If you’ve been to a Coldplay show in the last year, you’ve probably seen the lovely, sparkling wristbands they’ve been handing out to their crowds. However, they’re finding dramatic holes in their pocket when the fans keep the devices and go home.
“Most of the money we’re earning on the tour is put into the wristbands. We have to figure out how to keep it going without going broke,” says Martin. “Because it’s a crucial part of the concert.”
Coldplay frontman Chris Martin told the Sun that while the band entertained the idea of collecting the wristbands, which can be given out in excesses of 40,000 at huge shows, the liability that comes with pre-worn wristbands may prove to cost more than the wristbands themselves.
“You have to clean everything in case someone picks up herpes or TB,” Martin said. “Our lawyers told us we’d get sued, and having been sued a few times we’re not keen on that.”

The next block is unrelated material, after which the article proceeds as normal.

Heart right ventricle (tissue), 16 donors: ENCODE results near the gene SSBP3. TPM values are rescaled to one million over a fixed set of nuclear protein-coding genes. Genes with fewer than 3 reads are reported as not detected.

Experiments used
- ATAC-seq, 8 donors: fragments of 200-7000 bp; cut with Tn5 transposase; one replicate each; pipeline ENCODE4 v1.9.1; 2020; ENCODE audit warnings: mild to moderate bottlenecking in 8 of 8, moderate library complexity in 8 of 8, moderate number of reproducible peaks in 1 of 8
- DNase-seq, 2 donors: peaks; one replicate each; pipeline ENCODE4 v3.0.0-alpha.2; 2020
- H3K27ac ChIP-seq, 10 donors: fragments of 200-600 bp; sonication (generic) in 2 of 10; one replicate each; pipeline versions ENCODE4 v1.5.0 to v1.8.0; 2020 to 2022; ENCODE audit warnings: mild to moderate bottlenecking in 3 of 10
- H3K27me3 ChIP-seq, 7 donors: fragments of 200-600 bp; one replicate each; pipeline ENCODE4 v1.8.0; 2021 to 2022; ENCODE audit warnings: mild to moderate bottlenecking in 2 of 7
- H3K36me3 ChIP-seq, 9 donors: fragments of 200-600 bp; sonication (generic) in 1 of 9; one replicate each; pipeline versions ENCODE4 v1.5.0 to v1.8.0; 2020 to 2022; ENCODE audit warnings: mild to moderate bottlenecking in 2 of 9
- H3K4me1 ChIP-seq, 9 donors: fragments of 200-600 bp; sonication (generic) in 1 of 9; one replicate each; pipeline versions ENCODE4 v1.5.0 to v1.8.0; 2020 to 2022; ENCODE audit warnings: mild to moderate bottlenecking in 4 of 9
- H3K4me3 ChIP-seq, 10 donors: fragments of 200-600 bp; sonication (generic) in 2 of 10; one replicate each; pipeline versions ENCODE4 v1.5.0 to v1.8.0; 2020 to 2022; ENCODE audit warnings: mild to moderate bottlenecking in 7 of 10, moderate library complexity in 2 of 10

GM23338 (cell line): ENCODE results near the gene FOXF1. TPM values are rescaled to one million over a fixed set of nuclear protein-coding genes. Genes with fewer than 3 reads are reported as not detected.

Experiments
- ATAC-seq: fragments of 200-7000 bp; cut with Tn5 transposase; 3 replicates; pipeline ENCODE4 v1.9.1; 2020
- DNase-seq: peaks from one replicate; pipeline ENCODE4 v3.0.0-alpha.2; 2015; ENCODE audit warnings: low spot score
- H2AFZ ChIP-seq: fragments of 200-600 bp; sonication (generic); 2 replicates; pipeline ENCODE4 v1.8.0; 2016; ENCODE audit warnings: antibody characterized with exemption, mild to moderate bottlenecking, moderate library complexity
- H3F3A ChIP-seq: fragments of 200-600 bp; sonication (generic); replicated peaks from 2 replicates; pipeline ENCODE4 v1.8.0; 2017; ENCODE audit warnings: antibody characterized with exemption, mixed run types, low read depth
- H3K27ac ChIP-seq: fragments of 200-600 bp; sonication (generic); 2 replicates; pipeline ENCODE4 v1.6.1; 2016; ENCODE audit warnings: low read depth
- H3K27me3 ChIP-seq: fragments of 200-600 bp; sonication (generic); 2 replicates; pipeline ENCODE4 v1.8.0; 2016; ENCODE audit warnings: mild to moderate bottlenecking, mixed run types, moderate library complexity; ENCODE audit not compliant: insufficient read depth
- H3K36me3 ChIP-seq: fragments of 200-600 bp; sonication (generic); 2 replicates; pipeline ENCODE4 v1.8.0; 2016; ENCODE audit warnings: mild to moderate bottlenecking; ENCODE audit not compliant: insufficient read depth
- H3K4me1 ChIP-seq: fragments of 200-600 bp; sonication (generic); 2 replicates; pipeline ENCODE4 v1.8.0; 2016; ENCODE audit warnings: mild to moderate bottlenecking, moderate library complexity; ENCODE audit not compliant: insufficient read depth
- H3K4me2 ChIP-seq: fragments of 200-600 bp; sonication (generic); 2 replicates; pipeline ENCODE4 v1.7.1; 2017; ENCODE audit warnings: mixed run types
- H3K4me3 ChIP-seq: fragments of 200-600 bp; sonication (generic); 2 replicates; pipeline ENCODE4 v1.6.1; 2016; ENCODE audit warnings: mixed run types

While most bands make most of their money on touring, Coldplay is actually losing money on their flashy, sparkling wristbands that do nothing more than look cool in the crowd.
Martin, who also says that he doesn’t mind cell phones at concerts when fans are recording the performances on their phones but thinks they aren’t “enjoying the music” if they’re texting, knows the wristbands are “self-indulgent.”
“But we love the way it looks when there are 15,000 or 40,000 or however many people with all those lights on them,” explains Martin. “The technology is still very experimental.”
-Nadia Noir, KROQ/Los Angeles
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